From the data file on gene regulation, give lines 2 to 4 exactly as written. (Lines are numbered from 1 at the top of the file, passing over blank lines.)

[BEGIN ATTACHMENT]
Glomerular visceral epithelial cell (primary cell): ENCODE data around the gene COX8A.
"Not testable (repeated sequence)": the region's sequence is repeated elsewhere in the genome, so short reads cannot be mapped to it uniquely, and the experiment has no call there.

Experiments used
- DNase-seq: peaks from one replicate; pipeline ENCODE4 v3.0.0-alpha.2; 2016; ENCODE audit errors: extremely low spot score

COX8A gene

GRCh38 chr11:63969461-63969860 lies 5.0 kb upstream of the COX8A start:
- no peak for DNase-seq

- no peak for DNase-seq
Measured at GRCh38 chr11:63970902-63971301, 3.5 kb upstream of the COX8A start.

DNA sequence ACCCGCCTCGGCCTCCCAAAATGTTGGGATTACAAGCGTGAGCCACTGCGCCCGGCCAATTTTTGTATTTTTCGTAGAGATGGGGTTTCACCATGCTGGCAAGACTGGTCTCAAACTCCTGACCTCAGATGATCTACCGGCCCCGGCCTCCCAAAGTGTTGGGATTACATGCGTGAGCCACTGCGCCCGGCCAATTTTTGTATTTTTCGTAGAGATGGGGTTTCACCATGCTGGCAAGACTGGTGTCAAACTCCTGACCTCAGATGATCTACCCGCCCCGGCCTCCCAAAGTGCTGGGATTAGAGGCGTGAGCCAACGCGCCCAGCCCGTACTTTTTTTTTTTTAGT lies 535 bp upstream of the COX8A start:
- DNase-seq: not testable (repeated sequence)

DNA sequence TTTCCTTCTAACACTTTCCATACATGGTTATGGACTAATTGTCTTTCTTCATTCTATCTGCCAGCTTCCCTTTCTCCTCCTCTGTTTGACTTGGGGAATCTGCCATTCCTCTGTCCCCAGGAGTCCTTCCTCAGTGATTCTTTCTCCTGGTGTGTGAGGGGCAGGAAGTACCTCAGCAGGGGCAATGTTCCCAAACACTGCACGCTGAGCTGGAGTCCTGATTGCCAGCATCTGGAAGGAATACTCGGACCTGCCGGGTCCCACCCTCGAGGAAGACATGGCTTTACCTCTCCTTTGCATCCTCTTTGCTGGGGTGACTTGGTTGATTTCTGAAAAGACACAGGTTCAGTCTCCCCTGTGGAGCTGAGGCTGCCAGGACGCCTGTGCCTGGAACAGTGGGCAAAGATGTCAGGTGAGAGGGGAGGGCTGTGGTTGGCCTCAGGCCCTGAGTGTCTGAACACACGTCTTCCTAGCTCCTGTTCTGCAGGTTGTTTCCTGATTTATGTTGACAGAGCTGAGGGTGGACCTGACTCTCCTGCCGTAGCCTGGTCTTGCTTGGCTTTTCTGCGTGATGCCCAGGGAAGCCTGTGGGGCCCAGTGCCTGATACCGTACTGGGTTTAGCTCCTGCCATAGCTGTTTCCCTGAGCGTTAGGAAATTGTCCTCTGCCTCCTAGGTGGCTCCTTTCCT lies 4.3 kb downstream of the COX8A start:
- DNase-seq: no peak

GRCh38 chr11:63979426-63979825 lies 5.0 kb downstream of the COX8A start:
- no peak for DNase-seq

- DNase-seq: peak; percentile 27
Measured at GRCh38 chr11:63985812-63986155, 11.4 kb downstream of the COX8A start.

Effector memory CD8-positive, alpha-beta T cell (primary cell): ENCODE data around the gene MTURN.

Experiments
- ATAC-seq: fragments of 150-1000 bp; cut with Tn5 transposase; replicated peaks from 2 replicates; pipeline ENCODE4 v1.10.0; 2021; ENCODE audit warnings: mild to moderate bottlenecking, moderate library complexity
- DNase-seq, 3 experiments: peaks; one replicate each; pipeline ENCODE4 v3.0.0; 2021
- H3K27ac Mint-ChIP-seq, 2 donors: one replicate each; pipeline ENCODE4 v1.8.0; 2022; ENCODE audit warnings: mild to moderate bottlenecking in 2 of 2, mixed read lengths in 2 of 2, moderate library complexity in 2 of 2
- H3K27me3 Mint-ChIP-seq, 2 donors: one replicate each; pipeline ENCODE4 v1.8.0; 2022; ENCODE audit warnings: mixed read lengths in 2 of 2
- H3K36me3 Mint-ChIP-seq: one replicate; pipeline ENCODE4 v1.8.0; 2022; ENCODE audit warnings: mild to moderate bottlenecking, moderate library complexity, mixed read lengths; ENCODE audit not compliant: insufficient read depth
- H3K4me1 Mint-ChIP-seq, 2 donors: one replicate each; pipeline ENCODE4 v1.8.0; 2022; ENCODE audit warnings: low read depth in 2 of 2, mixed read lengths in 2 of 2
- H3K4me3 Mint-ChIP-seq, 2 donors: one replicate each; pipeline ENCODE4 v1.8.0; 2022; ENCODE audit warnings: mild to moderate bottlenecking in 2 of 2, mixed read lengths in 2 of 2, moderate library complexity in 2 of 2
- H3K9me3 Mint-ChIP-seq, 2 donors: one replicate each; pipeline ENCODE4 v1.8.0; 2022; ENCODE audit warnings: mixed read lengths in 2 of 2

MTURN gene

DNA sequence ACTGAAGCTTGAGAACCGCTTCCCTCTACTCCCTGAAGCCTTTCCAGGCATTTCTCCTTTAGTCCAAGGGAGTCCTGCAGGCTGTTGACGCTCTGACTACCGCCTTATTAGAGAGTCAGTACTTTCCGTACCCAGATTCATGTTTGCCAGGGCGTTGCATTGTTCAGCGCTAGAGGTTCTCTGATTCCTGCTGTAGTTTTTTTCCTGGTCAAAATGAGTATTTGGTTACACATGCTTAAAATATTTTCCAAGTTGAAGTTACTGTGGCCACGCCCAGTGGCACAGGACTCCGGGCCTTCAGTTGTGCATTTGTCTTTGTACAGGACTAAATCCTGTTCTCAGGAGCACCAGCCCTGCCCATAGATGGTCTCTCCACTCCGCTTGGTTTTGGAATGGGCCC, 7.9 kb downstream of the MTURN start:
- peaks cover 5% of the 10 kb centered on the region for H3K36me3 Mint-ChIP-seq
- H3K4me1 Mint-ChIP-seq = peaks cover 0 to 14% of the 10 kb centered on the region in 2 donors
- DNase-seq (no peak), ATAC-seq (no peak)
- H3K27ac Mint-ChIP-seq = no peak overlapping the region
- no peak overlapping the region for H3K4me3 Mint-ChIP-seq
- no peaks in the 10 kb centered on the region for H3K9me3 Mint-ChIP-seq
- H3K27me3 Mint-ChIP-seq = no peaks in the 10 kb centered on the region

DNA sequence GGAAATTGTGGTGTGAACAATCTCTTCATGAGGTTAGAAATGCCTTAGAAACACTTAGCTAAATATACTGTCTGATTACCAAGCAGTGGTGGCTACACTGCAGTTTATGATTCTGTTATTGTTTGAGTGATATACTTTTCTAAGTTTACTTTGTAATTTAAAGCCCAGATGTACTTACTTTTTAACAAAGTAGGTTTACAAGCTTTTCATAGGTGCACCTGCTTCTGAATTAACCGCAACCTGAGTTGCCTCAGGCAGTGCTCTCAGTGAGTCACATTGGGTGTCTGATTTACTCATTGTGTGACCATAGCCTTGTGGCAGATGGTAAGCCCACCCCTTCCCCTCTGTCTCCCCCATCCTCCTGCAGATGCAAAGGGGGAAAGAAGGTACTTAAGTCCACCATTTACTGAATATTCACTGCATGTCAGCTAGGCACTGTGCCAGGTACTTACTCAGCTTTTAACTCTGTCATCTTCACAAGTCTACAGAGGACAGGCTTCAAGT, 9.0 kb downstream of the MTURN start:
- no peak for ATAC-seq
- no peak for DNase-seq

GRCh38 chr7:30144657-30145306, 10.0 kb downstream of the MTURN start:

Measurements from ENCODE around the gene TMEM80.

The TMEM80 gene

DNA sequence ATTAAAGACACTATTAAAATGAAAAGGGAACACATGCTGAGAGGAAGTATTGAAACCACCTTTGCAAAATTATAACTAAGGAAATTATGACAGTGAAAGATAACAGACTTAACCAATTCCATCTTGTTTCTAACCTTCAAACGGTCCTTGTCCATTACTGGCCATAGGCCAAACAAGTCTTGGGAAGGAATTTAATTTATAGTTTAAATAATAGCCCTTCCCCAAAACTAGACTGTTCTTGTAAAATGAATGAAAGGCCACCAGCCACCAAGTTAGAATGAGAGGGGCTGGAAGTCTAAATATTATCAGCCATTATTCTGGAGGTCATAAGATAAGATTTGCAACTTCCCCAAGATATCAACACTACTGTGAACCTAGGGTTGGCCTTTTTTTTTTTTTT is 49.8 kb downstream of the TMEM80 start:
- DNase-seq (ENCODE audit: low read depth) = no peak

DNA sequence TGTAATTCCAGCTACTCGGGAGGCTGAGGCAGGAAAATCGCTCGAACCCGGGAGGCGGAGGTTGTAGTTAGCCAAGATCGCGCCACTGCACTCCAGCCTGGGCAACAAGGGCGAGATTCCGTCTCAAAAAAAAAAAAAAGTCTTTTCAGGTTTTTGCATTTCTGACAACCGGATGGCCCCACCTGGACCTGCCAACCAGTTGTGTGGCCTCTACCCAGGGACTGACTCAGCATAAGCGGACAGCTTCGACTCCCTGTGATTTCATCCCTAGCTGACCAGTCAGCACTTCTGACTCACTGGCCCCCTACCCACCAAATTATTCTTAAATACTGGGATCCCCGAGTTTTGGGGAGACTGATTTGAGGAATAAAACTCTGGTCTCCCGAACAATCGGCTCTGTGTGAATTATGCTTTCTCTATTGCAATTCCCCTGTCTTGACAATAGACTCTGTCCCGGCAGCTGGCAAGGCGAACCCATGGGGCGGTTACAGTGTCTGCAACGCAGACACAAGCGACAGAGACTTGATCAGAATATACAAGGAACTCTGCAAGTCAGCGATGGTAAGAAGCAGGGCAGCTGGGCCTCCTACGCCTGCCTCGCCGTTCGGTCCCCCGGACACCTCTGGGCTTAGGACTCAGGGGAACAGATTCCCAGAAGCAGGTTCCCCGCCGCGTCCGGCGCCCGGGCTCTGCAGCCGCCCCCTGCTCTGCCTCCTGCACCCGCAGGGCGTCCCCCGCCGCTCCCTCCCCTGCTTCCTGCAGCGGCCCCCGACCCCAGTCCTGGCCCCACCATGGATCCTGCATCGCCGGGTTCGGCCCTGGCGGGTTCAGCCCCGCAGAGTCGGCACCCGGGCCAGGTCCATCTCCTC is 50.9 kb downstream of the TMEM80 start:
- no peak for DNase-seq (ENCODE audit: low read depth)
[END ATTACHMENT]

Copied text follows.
"Not testable (repeated sequence)": the region's sequence is repeated elsewhere in the genome, so short reads cannot be mapped to it uniquely, and the experiment has no call there.

Experiments used
- DNase-seq: peaks from one replicate; pipeline ENCODE4 v3.0.0-alpha.2; 2016; ENCODE audit errors: extremely low spot score